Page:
I was very heartened when I read that Souse footy legend Jamie Carragher had given £10K to Andy Burnham’s Leadership campaign fund. A celeb with an interest in politics and a man keen to show his support for the Labour Party in public. His choice of Burnham results from Andy’s campaign being based in the North West, something that appeals to many of us who feel that there is too much of a London centric bent to things. How much work outside London has Diane Abbott put in, failing to turn up or even send a speaker to the Hull Hustings and she was the least interested in the eventually aborted “By the Grassroots For the Grassroots” event in Brough this month.
Andy’s celeb backer led me to look into who else was getting involved donation wise in this campaign.
A simple search produced a rather worrying set of backers for front runner David Miliband.
David has raised £324,000 of donations his campaign – more than six times the amount his brother raised who comes in second on the wonga front.
First up. Anthony Bailey.
Bailey is a lobbyist. His clients include BAE Systems, the arms firm embroiled in many bribery scandals.
Bailey’s clients also include the reactionary customer of BAE, Saudi Arabia, and he has represented other countries with dubious human rights regimes like Syria and Morocco and oil firms like Shell. His main lobbying vehicle is his company Eligo International.
Bailey loves to emphasise his relationships with European royalty. He brought together his arms trade, lobbying and royalist businesses together in one grotesque package when he launched Painting and Patronage – a BAE-funded promotion of the paintings of Prince Charles and Saudi Prince Khalid.
And he likes to impose his personal religious beliefs on the rest of us. Bailey is a keen promoter of religious academy schools, especially those linked to the Anglican United Learning Trust, a distinctly dodgy organisation who are enthusiastically anti Trade Union in their outlook and dealings with staff in their schools.
Since 2003 he has encouraged anti-abortion politics by acting as patron of the "all-party parliamentary pro-life group."
Modernising Miliband isn’t only funded by royalist anti-abortion arms trade lobbyists.
Next up comes a £50,000 donation to Miliband’s Labour leadership campaign fund from David Claydon, a leading British banker.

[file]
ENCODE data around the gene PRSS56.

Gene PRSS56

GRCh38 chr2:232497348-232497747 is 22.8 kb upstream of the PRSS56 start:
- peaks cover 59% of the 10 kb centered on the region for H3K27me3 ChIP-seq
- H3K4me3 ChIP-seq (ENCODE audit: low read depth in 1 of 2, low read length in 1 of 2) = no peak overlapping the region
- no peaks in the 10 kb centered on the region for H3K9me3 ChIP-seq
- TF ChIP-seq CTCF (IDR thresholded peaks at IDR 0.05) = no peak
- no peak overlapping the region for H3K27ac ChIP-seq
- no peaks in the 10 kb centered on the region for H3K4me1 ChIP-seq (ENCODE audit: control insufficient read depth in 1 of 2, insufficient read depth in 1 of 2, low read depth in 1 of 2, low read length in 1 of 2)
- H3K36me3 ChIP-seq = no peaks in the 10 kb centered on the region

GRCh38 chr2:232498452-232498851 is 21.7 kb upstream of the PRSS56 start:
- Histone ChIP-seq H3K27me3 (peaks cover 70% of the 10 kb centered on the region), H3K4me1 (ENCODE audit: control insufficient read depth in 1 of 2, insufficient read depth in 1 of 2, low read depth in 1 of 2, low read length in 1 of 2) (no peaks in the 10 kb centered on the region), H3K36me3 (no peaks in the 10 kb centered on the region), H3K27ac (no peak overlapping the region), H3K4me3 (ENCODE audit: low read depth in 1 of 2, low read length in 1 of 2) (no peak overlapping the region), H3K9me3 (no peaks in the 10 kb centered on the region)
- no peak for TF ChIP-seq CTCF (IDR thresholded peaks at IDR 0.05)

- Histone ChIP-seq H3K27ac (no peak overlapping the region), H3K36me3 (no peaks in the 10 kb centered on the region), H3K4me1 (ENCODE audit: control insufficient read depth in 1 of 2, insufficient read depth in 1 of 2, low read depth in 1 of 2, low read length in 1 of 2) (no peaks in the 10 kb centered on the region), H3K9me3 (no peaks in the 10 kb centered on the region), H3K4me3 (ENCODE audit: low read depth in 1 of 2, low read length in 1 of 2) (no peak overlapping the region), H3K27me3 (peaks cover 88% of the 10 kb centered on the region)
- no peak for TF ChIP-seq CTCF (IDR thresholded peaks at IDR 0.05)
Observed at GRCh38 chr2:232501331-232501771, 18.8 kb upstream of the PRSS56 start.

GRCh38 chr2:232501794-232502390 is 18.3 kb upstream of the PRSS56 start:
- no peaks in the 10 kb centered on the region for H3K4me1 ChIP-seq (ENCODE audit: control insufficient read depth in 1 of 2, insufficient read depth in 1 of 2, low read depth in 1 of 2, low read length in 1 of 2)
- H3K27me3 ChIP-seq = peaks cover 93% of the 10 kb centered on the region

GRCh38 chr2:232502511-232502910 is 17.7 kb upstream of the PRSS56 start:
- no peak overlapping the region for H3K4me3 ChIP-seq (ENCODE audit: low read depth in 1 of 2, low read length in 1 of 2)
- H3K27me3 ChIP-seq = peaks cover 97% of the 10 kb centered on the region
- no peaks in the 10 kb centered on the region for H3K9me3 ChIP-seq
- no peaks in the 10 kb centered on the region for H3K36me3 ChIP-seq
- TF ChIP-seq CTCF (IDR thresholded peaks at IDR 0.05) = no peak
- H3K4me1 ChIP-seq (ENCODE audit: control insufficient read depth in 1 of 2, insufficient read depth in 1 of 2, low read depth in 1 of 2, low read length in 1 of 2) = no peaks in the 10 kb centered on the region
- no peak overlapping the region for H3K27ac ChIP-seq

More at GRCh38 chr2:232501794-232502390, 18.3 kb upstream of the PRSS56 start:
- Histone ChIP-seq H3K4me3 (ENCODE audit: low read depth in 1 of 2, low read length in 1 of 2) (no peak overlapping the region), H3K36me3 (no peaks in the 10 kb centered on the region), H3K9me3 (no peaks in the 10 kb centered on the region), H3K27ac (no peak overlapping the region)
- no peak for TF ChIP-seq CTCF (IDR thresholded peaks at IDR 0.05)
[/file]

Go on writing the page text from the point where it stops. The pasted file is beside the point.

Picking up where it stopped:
Claydon became a Morgan Stanley managing director in 2005, where he stayed until he joined Union Bank of Switzerland this May.
Both Morgan Stanley and UBS were deeply involved in the financial crisis, both losing hundreds of millions of pounds thanks to overextended loans. UBS is also one of the government’s advisers trying to privatise Royal Mail.
David Sainsbury bankrolled the SDP. Now he is paying £63,000 to Miliband’s leadership campaign. Parry Mitchell, who made his millions in the leasing business, helped found the SDP in 1980. He stood twice for the party, in Ealing and Acton in 1983 and Salisbury in 1987. He gave £10,000 to Miliband’s campaign. Miliband is the SDP’s plan B.
But not all Miliband’s cash-rich pals have skeletons in their closet and film producer Duncan Kenworthy, who gave £25,000 is exactly the sort of inspirational self made character who hasn’t forgotten that social responsibility comes with wealth. He doesn’t work for arms dealers or bankers – he made his money co-creating Fraggle Rock and producing Four Weddings And A Funeral.
My research also uncovered some rather anodyne, management speak bollix coming from David’s recent utterings to the Fabian Society; “ "We need to engage honestly with our strengths and weaknesses so we can fashion a Labour ethic for our time that helps us define our priorities and rebuild trust with the electorate." Meaningless waffle that could just as easily apply to a company selling toilet paper. But this takes the biscuit; “We need to understand how we find ourselves in this position and to break its dynamics and generate a different outcome." Aaargh.
Whilst I am glad that we haven’t indulged in intercine warfare in this campaign, I want to see more of a debate where we actually point out when we think things are going a bit dodgy in the Labour Party. We became far to “relaxed” (to quote a phrase) about money and glamour, with lobbyists and the general flotsam and jetsam surrounding Westminster. Time to break out, time to get real and time to get grounded.
On the evidence of having seen David speak twice, joined a phone in (cringe worthy) and the above connections I am alarmed by the prospect of a Party led by David Miliband.